High employee engagement is one of the many things all successful organizations have in common. Engaged employees work harder, stay at work longer, and feel more emotionally connected to their place of work. Therefore, measuring employee engagement is a great way to figure out what your organization is doing well and where it can improve.
The issue is that employee engagement isn’t something concrete – it’s influenced by many factors specific to your organization. That said, there are a few things that will help you improve your engagement initiatives. Here are five of the best practices for measuring engagement.
- Use Proven Survey Methods
The most effective way to measure employee engagement is to conduct a survey, but only if you use proven methods. The best questionnaire you can use for this purpose is the Utrecht Work Engagement Scale (UWES). This scale is well-tested and time-proven, with higher scores having a strong correlation to positive business outcomes.
- Examine the Turnover Rate
Not sure what questions to include in your survey? If so, look at your organization’s turnover rate to figure out how much you need to tune your employee experience. Studies show that you should aim for an annual turnover rate of 10% or less. An unnaturally high employee turnover can indicate serious issues within your organization.
If you’re dealing with a high turnover rate, your survey should include questions about specific managers or departments. You should also try to gauge the level of presenteeism in the workplace by asking questions about work distractions.
- Determine Engagement Outcomes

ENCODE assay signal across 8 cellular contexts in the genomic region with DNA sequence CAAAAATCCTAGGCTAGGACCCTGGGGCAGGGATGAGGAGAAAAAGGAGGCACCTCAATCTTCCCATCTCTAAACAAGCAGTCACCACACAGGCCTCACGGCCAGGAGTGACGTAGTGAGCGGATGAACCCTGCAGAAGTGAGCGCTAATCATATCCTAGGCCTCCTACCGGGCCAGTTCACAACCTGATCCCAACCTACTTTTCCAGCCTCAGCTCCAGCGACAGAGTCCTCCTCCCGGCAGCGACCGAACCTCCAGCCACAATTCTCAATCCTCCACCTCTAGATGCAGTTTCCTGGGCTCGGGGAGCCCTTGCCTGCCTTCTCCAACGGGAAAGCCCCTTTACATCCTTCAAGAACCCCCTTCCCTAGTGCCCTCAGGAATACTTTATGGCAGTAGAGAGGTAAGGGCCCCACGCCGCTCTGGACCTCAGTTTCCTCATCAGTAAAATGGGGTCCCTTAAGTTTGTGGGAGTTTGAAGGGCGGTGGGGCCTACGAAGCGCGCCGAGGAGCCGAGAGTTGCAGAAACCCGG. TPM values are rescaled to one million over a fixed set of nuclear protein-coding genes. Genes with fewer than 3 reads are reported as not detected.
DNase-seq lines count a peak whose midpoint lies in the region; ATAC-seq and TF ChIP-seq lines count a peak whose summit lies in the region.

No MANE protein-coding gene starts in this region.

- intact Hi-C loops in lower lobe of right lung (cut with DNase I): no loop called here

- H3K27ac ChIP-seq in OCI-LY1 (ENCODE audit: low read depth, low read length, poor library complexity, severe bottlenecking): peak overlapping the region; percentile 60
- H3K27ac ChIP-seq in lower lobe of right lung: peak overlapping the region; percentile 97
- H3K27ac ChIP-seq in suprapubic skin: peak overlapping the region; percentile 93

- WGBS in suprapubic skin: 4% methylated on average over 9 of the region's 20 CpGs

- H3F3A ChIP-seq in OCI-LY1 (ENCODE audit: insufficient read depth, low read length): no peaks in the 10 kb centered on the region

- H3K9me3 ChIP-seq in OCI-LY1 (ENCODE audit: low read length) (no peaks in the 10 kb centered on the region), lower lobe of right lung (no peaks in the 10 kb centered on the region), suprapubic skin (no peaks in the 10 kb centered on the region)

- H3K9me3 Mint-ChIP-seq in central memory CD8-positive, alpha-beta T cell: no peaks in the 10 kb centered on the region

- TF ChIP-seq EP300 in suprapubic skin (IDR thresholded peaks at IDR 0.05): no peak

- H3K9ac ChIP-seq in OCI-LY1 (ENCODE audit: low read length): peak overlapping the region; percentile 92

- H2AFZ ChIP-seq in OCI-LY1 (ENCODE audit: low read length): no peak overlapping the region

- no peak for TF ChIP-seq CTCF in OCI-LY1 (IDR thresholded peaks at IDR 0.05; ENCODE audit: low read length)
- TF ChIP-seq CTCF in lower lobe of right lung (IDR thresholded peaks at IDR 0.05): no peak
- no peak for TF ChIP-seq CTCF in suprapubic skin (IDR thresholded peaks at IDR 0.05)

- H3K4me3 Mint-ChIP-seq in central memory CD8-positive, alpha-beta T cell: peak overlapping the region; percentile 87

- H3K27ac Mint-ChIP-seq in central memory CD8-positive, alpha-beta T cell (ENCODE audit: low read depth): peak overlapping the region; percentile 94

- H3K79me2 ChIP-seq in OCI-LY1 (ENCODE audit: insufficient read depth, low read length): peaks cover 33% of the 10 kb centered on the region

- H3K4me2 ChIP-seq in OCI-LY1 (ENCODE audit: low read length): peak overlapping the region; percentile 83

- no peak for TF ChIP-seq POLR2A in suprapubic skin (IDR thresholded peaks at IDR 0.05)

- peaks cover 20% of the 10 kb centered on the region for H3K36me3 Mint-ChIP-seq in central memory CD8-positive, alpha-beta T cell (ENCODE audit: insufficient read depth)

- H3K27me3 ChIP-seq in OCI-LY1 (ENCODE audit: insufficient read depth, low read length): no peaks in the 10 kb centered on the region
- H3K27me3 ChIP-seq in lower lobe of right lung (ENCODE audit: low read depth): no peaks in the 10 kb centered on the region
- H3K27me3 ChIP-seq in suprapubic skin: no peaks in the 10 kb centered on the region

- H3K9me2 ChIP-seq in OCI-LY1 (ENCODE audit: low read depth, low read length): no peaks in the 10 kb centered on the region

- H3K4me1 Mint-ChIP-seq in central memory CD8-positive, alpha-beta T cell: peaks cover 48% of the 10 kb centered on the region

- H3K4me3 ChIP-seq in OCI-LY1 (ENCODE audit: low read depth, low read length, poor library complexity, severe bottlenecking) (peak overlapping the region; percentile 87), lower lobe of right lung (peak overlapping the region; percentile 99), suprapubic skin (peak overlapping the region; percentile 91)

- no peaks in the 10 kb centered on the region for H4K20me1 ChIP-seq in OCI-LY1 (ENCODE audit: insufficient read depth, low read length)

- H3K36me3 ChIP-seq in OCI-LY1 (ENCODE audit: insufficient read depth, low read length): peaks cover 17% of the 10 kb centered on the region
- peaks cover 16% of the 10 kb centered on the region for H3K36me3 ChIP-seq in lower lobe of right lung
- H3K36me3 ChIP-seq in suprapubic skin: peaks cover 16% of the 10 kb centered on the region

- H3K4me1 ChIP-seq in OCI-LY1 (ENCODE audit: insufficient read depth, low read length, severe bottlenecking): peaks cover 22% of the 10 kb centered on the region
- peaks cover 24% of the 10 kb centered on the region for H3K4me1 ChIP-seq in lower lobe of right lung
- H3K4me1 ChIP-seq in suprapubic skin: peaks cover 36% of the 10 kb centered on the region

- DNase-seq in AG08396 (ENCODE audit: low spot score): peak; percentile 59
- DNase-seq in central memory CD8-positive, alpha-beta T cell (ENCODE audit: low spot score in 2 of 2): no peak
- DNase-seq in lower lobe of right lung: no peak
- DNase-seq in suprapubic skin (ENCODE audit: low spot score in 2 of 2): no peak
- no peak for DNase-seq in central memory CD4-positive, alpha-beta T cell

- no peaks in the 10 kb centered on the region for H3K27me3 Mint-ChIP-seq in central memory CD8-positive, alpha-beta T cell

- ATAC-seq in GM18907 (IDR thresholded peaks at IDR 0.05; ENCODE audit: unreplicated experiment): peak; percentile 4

Your survey should always include questions that relate to engagement outcomes. These questions represent the feelings of engaged employees by measuring their perceptions of advocacy, intent to stay, and organizational pride. These questions shouldn’t include specific actions – instead, they aim to identify targets your organization could improve on.
- Identify Engagement Drivers
As the name implies, engagement drivers refer to survey questions that determine your employees’ level of engagement. For example, you may ask your employees to rate their opinions of teamwork, career development, trust in leadership, confidence in the future, etc.
All engagement drivers matter to an extent, but some are more important than others. Make sure that your survey covers a wide variety of drivers that can impact employees’ motivation. Responses to these questions will help your organization get a clear picture of what things impact engagement, allowing you to improve on them.
- Keep It Confidential
When measuring employee engagement, don’t make the mistake of guaranteeing the anonymity of data. Though this seems like a noble purpose, it also means you won’t be able to use the data for further analysis. Instead of promising your employees anonymity, guarantee them complete confidentiality.